The highly anticipated novel from the internationally bestselling author of The Pull of the Stars and Room
'Haven is everything a novel should be: compassionate, unpredictable, and questioning. This is Donoghue at her strange, unsettling best.' - Maggie O'Farrell, author of Hamnet
'Combines pressure-cooker intensity and radical isolation, to stunning effect.' – Margaret Atwood via Twitter
Three men vow to leave the world behind them and start anew . . .
In seventh-century Ireland, a scholar and priest called Artt has a dream telling him to leave the sinful world behind. Taking two monks – young Trian and old Cormac – he travels down the river Shannon in search of an isolated spot on which to found a monastery. Drifting out into the Atlantic, the three men find an impossibly steep, bare island inhabited by tens of thousands of birds, and claim it for God. Their extraordinary landing spot is now known as Skellig Michael. But in such a place, far from all other humanity, what will survival mean?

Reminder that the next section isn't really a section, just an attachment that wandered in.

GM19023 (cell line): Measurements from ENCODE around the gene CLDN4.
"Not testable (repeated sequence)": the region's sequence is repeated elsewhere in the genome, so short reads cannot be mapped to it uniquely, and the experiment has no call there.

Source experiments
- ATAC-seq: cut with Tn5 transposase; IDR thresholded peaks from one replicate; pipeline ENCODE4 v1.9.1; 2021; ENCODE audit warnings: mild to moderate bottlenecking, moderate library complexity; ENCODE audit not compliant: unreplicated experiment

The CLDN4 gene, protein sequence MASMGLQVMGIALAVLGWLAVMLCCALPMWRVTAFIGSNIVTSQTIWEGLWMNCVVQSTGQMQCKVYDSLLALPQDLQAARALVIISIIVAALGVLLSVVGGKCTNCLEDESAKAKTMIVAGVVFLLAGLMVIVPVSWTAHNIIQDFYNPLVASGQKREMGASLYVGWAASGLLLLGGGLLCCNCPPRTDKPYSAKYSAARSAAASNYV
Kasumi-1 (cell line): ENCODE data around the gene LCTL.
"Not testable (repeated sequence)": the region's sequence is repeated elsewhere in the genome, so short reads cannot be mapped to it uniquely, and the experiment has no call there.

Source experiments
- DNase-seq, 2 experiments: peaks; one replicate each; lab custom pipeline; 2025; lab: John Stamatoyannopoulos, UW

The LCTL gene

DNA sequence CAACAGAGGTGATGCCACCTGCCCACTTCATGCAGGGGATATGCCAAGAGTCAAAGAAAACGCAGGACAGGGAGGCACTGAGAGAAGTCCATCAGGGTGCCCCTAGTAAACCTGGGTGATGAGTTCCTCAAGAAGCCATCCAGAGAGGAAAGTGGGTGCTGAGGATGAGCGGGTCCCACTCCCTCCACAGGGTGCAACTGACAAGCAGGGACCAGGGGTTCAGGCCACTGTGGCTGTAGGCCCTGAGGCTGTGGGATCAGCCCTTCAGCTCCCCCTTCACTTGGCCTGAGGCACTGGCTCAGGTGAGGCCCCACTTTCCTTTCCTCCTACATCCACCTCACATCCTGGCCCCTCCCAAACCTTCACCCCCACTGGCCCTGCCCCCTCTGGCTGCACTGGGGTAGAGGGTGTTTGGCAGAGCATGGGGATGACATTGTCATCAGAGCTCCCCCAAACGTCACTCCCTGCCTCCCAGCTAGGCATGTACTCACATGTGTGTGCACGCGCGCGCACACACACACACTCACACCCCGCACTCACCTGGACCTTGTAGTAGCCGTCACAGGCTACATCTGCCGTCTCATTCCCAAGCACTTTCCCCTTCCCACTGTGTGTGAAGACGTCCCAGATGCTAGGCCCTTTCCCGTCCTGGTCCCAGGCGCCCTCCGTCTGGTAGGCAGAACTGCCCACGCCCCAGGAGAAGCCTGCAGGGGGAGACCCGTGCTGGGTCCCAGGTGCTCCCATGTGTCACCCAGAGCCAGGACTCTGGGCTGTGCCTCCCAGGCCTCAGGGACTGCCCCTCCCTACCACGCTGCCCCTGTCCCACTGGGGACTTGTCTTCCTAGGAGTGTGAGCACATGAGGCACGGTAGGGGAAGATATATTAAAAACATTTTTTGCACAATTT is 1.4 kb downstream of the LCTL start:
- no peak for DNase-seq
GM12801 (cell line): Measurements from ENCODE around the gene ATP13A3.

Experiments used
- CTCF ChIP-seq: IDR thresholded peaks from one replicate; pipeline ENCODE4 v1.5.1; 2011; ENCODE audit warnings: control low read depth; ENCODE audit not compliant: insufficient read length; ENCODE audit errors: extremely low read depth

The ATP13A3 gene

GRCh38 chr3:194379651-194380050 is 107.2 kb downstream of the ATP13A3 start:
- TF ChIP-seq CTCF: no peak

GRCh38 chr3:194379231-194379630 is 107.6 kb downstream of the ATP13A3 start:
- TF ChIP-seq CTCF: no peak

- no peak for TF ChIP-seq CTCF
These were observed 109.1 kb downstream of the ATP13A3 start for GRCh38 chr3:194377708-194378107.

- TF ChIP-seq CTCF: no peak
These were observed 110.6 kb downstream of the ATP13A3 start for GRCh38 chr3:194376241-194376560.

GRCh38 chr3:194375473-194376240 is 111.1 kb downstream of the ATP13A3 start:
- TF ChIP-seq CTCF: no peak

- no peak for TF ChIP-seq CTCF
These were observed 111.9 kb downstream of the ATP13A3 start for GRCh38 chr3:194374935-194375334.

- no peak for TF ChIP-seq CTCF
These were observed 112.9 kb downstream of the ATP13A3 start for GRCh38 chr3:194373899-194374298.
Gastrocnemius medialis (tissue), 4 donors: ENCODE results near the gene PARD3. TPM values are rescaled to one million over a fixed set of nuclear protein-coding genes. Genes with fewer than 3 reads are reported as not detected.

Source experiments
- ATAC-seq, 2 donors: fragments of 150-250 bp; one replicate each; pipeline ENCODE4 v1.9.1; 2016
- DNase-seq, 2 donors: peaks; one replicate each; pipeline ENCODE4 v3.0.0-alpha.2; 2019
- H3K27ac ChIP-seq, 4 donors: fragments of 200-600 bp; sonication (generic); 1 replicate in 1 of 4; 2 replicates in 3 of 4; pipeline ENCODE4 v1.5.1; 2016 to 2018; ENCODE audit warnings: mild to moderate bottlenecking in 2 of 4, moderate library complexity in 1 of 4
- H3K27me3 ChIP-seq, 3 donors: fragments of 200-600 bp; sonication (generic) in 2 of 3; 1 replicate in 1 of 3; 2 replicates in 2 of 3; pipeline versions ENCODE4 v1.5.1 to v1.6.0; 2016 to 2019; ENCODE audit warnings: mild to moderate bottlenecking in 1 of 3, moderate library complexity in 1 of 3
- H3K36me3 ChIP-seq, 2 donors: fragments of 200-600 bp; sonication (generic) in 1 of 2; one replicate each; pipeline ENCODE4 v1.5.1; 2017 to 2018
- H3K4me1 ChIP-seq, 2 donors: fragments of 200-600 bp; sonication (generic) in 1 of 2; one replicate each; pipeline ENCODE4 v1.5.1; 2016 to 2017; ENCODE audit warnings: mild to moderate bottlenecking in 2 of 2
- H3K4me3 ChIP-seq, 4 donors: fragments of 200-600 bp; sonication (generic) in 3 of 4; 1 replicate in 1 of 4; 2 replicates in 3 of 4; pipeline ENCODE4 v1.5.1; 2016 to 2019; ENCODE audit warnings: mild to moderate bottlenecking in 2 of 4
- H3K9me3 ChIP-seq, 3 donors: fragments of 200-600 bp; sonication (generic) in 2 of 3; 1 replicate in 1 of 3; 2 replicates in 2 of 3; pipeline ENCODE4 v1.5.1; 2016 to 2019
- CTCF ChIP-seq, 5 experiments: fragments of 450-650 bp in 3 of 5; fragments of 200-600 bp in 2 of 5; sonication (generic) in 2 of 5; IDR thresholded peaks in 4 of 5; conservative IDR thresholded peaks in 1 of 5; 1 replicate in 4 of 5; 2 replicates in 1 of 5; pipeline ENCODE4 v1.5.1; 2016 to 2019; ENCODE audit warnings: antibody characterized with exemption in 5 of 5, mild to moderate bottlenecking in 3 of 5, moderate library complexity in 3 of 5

Haunting, moving and vividly told, Haven displays Emma Donoghue’s trademark world-building and psychological intensity – but this tale is like nothing she has ever written before . . .
A remarkably engrossing tale
The Mail on Sunday
This book kept me up half the night - I was unable to put it down, and read it in one spellbound gulp. It is everything a novel should be: compassionate, unpredictable, and questioning. Haven is Donoghue at her strange, unsettling best.
Maggie O'Farrell, author of Hamnet
Brooding, dreamlike . . . it’s in descriptions of the physical world that Donoghue’s prose soars . . . Likewise, among themes that include isolation and devotion, its ecological warnings are its most resonant.